Our inquiry, however, must proceed beyond mere analysis of Oklahoma law to resolve whether the heinous, atrocious, or cruel aggravator, under the circumstances of this case, continues to adequately narrow the class of persons eligible for the death penalty consistent with the Eighth Amendment. See Tuilaepa v. California, 512 U.S. 967, 972 (1994) (explaining aggravating circumstance "may not apply to every defendant convicted of a murder; it must apply only to a subclass of [such] defendants"). To resolve that inquiry, we compare the scope of the statutory offense with that of the aggravator.
The child abuse murder statute applies to any defendant who willfully "used unreasonable force upon a minor child" or "committed any act which caused injury to a minor child," whenever such force or act "resulted in the death of that child." Fairchild, 998 P.2d at 622. The heinous, atrocious, or cruel aggravator narrows this broad class of offenders by requiring (1) that the victim consciously suffer serious abuse or torture and (2) that the offender's conduct reflect wickedness, pitilessness, or deliberate infliction of, indifference to, or enjoyment of suffering. Alverson, 983 P.2d at 516. Even if the conduct considered under these constraints is expanded to include physical abuse not contemporaneous with death but part of a continuing course of conduct culminating in the fatal abusive incident, the aggravator would still significantly narrow the class of defendants eligible for the death penalty by excluding those who have caused the death of a child through a single or isolated incident of violence. This narrowing continues to reasonably justify the more severe punishment of those who qualify.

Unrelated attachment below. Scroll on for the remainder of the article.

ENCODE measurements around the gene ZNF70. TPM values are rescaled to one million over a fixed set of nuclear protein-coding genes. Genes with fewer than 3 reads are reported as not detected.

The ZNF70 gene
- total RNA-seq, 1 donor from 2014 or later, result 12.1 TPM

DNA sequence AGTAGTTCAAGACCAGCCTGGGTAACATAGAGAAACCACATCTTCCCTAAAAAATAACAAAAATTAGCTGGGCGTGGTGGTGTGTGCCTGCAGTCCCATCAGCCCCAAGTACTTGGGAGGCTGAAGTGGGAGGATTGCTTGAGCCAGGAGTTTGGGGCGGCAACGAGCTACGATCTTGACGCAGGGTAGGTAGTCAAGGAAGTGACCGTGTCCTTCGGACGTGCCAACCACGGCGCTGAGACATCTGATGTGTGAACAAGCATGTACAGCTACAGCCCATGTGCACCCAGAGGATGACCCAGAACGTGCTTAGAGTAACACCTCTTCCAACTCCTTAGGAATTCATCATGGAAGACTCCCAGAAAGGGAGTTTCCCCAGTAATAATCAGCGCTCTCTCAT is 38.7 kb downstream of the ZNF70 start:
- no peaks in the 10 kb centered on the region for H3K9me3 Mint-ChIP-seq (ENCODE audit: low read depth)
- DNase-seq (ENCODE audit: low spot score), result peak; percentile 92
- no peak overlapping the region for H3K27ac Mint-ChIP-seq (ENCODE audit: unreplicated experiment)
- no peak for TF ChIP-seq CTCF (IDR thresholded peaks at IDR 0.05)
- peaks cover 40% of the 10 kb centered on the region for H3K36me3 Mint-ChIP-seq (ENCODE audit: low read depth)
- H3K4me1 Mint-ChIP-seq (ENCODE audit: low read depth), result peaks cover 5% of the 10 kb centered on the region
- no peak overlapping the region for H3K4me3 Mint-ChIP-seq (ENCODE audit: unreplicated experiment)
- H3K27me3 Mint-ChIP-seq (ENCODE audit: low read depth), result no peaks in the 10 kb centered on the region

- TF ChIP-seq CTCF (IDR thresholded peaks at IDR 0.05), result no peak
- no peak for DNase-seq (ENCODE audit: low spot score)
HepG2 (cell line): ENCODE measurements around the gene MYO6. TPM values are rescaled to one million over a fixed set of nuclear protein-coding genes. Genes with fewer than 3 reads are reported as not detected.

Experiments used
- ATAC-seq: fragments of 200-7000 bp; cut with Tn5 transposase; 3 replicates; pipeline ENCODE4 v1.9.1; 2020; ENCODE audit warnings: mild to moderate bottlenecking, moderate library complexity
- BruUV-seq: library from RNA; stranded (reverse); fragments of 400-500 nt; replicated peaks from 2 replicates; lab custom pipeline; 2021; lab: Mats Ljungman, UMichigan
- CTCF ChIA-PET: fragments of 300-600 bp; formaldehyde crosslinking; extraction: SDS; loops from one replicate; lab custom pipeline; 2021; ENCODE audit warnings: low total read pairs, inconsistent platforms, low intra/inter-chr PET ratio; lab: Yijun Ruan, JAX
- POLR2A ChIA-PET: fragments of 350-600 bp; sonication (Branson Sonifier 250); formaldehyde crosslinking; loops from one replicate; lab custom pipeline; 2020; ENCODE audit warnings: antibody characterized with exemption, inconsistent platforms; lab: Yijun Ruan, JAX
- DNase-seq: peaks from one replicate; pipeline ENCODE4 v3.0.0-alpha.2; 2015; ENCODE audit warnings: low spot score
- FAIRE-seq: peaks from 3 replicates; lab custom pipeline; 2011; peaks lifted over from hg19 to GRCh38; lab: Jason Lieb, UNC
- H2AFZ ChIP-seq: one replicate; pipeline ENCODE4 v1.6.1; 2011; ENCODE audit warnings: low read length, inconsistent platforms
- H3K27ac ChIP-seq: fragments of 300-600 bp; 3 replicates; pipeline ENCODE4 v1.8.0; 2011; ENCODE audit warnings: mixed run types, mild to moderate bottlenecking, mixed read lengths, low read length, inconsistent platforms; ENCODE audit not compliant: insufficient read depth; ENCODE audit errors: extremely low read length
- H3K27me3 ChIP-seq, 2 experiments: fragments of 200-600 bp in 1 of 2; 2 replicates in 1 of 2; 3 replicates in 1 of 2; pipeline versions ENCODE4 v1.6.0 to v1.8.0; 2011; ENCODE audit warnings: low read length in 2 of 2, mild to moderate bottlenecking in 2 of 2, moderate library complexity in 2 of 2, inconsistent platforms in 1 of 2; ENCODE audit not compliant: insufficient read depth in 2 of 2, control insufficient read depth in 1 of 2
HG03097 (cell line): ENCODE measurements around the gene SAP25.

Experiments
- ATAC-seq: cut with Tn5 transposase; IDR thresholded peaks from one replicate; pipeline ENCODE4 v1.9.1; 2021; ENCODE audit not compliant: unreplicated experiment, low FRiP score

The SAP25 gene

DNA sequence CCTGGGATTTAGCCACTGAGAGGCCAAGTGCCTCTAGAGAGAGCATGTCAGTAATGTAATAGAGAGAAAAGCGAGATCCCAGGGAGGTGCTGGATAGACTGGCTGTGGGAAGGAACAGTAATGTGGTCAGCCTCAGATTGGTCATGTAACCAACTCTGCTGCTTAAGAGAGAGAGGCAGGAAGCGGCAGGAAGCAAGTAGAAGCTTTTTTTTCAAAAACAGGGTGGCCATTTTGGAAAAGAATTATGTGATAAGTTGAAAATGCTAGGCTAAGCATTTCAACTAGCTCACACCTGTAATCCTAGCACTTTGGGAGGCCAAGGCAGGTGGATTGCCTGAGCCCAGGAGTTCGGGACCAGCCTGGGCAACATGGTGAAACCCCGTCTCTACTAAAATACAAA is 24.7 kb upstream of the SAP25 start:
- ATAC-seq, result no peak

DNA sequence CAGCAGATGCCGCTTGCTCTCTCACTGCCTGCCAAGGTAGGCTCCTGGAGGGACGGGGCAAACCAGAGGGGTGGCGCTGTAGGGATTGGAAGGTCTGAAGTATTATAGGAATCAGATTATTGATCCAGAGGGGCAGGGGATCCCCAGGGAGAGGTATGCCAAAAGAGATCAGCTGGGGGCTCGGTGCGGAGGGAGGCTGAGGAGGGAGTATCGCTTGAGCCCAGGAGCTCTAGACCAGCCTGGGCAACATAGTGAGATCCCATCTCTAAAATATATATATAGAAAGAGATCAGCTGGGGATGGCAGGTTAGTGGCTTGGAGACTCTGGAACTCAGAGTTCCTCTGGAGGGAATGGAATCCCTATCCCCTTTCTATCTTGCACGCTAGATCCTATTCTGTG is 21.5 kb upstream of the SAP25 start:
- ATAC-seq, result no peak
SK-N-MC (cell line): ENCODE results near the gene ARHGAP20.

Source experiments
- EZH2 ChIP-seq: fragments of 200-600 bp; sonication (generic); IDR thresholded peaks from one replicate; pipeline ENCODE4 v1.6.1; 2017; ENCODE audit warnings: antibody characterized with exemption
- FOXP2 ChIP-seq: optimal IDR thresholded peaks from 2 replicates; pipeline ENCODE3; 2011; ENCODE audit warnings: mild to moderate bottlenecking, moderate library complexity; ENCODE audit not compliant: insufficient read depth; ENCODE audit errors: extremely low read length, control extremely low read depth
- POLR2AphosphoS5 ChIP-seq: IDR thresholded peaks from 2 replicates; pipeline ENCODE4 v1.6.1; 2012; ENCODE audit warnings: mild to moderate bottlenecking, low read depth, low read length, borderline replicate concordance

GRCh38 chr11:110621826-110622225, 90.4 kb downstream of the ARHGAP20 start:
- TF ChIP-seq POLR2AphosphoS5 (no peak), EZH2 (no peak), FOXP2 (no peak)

Finally, consideration of conduct which is not contemporaneous with the murder is not generally prohibited under the Eighth Amendment. For example, Oklahoma's "prior violent felony" and "continuing threat" aggravators have supported numerous death penalty verdicts without constitutional difficulty. See Trice v. Ward, 196 F.3d 1151, 1172-73 (10th Cir. 1999); Boyd v. Ward, 179 F.3d 904, 922 (10th Cir. 1999). See generally Tuilaepa, 512 U.S. at 977 ("Both a backward-looking and a forward-looking inquiry are a permissible part of the [capital] sentencing process, . . . and the States have considerable latitude in determining how to guide the sentencer's decision in this respect.").